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Exclusive Representation FOR BUYERS ONLY with over three decades of Martha's Vineyard Real Estate knowledge and experience.

What is a Buyer's Agent?

Agency is all the buzz these days on Martha's Vineyard. For years, the consumer has been lead to believe "My Realtor is my best friend". I feel this statement has been rather misleading. For one thing the term REALTOR® applies to a designation given to a real estate professional who agrees to adhere to adhere to a strict Code of Ethics. Many a time consumers have purchased property on Martha's Vineyard only to learn after the fact that they did not get the best deal. This is because prior to mandatory disclosure the agent working with the buyer was the seller's fiduciary, not the buyer's.

The National Association of Realtors (NAR) and the Massachusetts Board of Registration of Real Estate Brokers and Salespersons set out in the mid-80's to correct this misconception and in 1990 implemented the Mandatory Agency Disclosure - Agency Relationship Form-705 as a way to ensure that there is no misunderstanding. The agent you select when you want to explore purchasing a property is required by law to inform you that he / she is either a Seller's Agent or a Buyer's Agent, or could work as a Disclosed Dual Agent. What does all this mean to the buyer of Martha's Vineyard real estate?

Let us break it down:

SELLER'S AGENT: When a seller engages the services of a listing agent, the seller becomes the agent's client. This means the agent, and his/her subagents represent the seller. They owe the seller undivided loyalty, utmost care, disclosure, obedience to lawful instruction, confidentiality and accountability. They must put the seller's interest first and negotiate for the best price for their client, the seller. (The seller may also authorize subagents to represent him/her in marketing the property to the buyers.)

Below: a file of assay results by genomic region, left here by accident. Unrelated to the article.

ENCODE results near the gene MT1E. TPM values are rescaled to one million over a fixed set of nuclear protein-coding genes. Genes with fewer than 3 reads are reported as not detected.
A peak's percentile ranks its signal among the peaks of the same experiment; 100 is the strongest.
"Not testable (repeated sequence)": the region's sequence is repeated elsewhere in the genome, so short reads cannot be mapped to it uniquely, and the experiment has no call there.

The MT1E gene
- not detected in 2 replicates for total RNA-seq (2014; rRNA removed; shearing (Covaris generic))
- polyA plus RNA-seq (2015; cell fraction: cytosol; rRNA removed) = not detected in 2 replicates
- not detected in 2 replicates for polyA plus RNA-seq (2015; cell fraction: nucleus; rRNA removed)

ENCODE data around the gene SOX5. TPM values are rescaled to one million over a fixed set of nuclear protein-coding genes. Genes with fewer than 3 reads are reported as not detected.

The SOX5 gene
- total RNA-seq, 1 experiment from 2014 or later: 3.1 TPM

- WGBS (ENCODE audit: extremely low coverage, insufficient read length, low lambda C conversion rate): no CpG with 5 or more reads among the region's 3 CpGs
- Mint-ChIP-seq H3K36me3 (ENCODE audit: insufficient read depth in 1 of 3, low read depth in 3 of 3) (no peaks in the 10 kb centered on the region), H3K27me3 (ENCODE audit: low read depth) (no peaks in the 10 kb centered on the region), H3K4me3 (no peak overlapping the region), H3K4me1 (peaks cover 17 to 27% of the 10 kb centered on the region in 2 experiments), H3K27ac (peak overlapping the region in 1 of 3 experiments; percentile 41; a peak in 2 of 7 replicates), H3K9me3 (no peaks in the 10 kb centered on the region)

Don't you want the same kind of representation as a Martha's Vineyard real estate buyer? Well, you can have it --- or can you?

BUYER'S AGENT: When a buyer engages the services of a real estate agent, in theory, the buyer becomes that agent's client. This means that agent represents the buyer. The agent owes the buyer undivided loyalty, utmost care, disclosure, obedience to lawful instruction, confidentiality and accountability. The agent must put the buyer's interest first and negotiate for the best price and terms for his/her client, the buyer. (The buyer may authorize subagents to represent him/her in locating property.) However, unless there is a written contractual agreement between the buyer and the real estate agent the way there is between a seller and their listing agent, how sincere can this relationship be? Remember, the Mandatory Agency Disclosure is not a contract.